ANXIETY RAMPS UP FOR UNDOCUMENTED PARENTS OF US CITIZENS!

https://www.thecut.com/2017/07/undocumented-parents-deportation-ice-agents-trump-immigration.html?utm_source=Sailthru&utm_medium=email&utm_campaign=Cut%2520-%2520July%252011%252C%25202017&utm_term=Subscription%2520List%2520-%2520The%2520Cut%2520%25281%2520Year%2529

Kim Brooks reports in The Cut:

“Yolanda already knows what it feels like to leave a child behind.

She left three in her native Guatemala just over two decades ago. “I had to decide so quickly,” she told me. “My husband had already crossed. My mother told me to go, to send money back to them, and that the children would follow when they were old enough.” They were 16 months, 7, and 9. Twenty-one years later, she’s still waiting.

 

Since she came to America, Yolanda has had another daughter. She’s 8 years old, and she has autism, which makes the struggle to establish an ordinary American life even harder. And then there’s the fact that, like more than 11 million other people in America, Yolanda is an undocumented immigrant. While her status has always been insecure, the risks it posed always seemed like an abstraction, and her community in Staten Island seemed to be mostly on her side. Then Donald Trump was elected president, and the incendiary rhetoric about immigrant communities that he had used on the campaign trail became an almost unbelievable reality. Suddenly, the future is as painful for Yolanda to contemplate as the past.

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El Centro del Inmigrante, an educational organization and worker center in Port Richmond, Staten Island. Photo: David Cortes. Photo Editor: Biel Parklee.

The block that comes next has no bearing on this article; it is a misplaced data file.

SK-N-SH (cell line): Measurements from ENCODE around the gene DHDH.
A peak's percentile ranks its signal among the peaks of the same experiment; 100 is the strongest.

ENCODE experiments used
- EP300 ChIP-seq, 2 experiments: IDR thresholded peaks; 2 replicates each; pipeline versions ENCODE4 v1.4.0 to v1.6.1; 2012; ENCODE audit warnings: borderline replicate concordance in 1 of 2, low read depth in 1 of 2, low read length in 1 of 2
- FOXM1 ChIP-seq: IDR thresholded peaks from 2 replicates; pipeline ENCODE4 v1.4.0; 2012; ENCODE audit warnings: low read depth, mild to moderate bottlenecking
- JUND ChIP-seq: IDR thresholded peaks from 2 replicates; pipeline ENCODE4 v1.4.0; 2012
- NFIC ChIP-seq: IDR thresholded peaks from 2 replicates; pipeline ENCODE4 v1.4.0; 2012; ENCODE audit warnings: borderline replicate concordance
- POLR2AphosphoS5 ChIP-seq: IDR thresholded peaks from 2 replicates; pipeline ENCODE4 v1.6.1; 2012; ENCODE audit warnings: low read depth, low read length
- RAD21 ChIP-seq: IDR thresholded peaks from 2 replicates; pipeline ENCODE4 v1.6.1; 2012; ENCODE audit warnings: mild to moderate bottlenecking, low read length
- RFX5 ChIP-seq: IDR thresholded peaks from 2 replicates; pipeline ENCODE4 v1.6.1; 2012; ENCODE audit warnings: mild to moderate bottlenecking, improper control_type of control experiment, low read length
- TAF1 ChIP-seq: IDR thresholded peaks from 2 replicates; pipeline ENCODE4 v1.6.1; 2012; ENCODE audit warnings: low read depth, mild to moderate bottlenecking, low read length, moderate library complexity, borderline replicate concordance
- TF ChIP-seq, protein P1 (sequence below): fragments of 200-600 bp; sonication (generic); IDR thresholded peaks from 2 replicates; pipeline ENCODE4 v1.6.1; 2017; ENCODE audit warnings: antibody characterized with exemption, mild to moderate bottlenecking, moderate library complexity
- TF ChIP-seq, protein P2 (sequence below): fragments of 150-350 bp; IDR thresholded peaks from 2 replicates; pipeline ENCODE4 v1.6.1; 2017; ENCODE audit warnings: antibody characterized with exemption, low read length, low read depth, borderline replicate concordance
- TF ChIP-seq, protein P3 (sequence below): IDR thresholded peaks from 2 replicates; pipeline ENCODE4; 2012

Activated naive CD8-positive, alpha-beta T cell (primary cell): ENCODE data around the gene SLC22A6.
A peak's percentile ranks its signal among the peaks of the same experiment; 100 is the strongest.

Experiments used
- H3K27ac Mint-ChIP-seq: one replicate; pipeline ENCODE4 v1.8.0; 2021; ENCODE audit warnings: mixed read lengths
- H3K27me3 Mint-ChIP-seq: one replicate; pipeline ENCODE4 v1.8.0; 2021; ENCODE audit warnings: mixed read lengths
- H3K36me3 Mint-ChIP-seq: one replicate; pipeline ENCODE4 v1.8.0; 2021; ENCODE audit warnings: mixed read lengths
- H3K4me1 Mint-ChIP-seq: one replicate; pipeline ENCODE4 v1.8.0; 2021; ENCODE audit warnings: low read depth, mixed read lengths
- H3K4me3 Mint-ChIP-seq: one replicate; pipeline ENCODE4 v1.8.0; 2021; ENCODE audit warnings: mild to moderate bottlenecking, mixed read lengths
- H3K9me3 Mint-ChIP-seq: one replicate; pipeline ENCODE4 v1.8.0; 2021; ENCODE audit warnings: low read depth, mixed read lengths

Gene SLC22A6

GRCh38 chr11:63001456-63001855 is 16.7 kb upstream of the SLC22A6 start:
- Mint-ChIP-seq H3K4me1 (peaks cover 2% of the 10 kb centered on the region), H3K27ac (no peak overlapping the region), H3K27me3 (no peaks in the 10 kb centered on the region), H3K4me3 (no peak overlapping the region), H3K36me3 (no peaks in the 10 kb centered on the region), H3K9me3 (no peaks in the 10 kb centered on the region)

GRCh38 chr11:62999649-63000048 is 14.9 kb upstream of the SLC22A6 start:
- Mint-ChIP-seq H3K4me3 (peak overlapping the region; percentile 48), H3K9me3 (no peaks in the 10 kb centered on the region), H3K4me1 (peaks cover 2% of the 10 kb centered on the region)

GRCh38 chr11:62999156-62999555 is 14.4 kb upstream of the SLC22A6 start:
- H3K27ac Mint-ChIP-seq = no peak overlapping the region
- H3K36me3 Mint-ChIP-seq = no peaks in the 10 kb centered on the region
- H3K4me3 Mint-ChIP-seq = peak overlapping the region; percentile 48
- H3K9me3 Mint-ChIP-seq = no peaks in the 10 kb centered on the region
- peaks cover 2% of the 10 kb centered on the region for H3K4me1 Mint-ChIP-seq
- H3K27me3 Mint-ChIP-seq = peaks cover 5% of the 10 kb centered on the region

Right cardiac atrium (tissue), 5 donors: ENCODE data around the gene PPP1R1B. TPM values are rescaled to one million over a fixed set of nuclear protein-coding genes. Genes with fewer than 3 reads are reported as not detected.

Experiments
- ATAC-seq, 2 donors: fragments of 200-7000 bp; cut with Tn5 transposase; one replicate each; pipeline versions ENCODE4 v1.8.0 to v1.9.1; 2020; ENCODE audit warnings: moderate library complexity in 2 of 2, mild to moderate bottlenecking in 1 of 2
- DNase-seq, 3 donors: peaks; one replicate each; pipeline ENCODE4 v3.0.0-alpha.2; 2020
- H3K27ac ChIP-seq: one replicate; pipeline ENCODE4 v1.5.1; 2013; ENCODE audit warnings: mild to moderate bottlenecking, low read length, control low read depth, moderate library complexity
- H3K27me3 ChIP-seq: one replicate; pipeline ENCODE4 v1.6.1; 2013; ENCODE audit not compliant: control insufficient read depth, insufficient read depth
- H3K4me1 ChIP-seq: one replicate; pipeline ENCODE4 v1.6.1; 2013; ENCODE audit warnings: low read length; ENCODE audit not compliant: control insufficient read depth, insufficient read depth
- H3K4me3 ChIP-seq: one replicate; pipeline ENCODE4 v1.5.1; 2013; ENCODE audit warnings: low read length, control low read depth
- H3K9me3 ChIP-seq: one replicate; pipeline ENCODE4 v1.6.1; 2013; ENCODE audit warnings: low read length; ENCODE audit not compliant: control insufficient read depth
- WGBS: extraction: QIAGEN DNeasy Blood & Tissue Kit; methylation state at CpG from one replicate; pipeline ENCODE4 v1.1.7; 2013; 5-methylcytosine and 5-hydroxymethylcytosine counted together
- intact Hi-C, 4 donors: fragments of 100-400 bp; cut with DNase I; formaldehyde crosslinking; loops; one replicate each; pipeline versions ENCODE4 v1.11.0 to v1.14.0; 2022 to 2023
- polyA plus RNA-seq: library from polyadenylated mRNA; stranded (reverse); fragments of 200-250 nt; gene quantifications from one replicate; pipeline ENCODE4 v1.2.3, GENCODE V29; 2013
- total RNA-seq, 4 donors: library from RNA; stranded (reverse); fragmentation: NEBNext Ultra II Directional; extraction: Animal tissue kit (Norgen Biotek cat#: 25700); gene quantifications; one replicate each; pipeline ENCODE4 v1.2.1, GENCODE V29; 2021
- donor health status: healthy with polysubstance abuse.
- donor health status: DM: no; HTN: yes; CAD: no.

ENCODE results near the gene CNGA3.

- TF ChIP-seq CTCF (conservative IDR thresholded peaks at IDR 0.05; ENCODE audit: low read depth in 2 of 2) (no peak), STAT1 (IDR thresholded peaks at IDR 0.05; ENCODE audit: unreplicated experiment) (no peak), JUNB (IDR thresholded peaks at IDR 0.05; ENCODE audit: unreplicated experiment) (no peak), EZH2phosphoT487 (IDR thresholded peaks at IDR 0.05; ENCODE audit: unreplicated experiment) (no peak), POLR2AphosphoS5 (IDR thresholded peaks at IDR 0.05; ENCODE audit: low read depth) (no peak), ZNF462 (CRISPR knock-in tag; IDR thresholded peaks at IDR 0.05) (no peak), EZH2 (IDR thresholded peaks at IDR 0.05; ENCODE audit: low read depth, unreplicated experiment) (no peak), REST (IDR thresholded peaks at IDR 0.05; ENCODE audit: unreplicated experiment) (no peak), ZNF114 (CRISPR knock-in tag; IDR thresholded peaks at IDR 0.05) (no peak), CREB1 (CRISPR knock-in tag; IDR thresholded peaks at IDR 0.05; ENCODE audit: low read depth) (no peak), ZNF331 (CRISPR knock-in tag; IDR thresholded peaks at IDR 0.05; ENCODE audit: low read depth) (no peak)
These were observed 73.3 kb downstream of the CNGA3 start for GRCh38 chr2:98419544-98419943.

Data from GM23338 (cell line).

“My biggest fear,” she said through a translator, as we sat across from each other in a small office at El Centro del Inmigrante, a community-based educational organization and worker center in the Port Richmond neighborhood of Staten Island, “is that I’ll be deported and my daughter will have to stay here. I have nobody to leave her with. But I’m also afraid of having to bring her back to a country where they won’t have any of the services she needs.”

The prospect of leaving her daughter behind is especially frightening because of her autism. “I have to monitor her constantly. I help her with everything she does. I tie her shoes, feed her. She sleeps with me. No one’s going to do that the way I do. Who would ever be able to take my place?”

The political transformation that forced such questions to the front of Yolanda’s mind began almost as soon as Trump came into office. An executive order signed in January mandated the detention of any undocumented person with or without a criminal record, just so long as he or she “pose[s] a risk to national security” in the thoroughly undefined “judgment of an immigration officer.” It also authorized the hiring of an additional 10,000 ICE agents. Meanwhile, those already in place seemed to interpret their role differently right away. In the first three months of 2017, the Washington Post reported, ICE arrested 5,441 undocumented immigrants without criminal records; in the same period last year, the number was less than half of that. And last Friday ICE announced what it called a “surge initiative,” a program to arrest immigrant parents who hire smugglers to bring their children to join them. Immigration advocates call the program “unimaginably cruel.”